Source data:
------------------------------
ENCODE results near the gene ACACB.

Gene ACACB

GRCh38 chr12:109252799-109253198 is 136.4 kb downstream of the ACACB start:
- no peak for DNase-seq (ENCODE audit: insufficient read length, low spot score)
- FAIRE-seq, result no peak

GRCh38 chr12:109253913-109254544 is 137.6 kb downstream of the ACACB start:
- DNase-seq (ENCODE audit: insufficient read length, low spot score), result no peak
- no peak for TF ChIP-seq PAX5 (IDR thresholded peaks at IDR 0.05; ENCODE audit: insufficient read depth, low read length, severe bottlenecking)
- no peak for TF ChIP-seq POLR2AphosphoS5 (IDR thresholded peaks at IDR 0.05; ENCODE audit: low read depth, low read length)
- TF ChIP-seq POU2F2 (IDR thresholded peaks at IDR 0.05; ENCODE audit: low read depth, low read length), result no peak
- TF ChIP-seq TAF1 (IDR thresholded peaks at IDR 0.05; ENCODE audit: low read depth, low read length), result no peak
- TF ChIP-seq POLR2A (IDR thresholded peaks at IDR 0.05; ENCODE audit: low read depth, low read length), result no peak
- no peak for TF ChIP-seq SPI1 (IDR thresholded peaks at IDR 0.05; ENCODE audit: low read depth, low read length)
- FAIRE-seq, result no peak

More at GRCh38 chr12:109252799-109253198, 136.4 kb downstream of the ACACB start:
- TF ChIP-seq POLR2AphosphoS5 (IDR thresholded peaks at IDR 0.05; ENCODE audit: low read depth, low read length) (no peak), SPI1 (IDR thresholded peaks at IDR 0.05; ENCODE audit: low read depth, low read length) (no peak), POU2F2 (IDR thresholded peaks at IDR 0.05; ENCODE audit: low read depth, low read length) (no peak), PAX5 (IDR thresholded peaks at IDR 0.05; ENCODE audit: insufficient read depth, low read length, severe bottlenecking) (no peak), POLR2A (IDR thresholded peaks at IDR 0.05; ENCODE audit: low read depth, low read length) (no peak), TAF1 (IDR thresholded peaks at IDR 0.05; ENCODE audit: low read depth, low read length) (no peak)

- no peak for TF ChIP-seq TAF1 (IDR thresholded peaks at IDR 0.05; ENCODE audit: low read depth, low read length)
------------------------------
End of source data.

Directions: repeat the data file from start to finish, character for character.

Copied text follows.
ENCODE results near the gene ACACB.

Gene ACACB

GRCh38 chr12:109252799-109253198 is 136.4 kb downstream of the ACACB start:
- no peak for DNase-seq (ENCODE audit: insufficient read length, low spot score)
- FAIRE-seq, result no peak

GRCh38 chr12:109253913-109254544 is 137.6 kb downstream of the ACACB start:
- DNase-seq (ENCODE audit: insufficient read length, low spot score), result no peak
- no peak for TF ChIP-seq PAX5 (IDR thresholded peaks at IDR 0.05; ENCODE audit: insufficient read depth, low read length, severe bottlenecking)
- no peak for TF ChIP-seq POLR2AphosphoS5 (IDR thresholded peaks at IDR 0.05; ENCODE audit: low read depth, low read length)
- TF ChIP-seq POU2F2 (IDR thresholded peaks at IDR 0.05; ENCODE audit: low read depth, low read length), result no peak
- TF ChIP-seq TAF1 (IDR thresholded peaks at IDR 0.05; ENCODE audit: low read depth, low read length), result no peak
- TF ChIP-seq POLR2A (IDR thresholded peaks at IDR 0.05; ENCODE audit: low read depth, low read length), result no peak
- no peak for TF ChIP-seq SPI1 (IDR thresholded peaks at IDR 0.05; ENCODE audit: low read depth, low read length)
- FAIRE-seq, result no peak

More at GRCh38 chr12:109252799-109253198, 136.4 kb downstream of the ACACB start:
- TF ChIP-seq POLR2AphosphoS5 (IDR thresholded peaks at IDR 0.05; ENCODE audit: low read depth, low read length) (no peak), SPI1 (IDR thresholded peaks at IDR 0.05; ENCODE audit: low read depth, low read length) (no peak), POU2F2 (IDR thresholded peaks at IDR 0.05; ENCODE audit: low read depth, low read length) (no peak), PAX5 (IDR thresholded peaks at IDR 0.05; ENCODE audit: insufficient read depth, low read length, severe bottlenecking) (no peak), POLR2A (IDR thresholded peaks at IDR 0.05; ENCODE audit: low read depth, low read length) (no peak), TAF1 (IDR thresholded peaks at IDR 0.05; ENCODE audit: low read depth, low read length) (no peak)

- no peak for TF ChIP-seq TAF1 (IDR thresholded peaks at IDR 0.05; ENCODE audit: low read depth, low read length)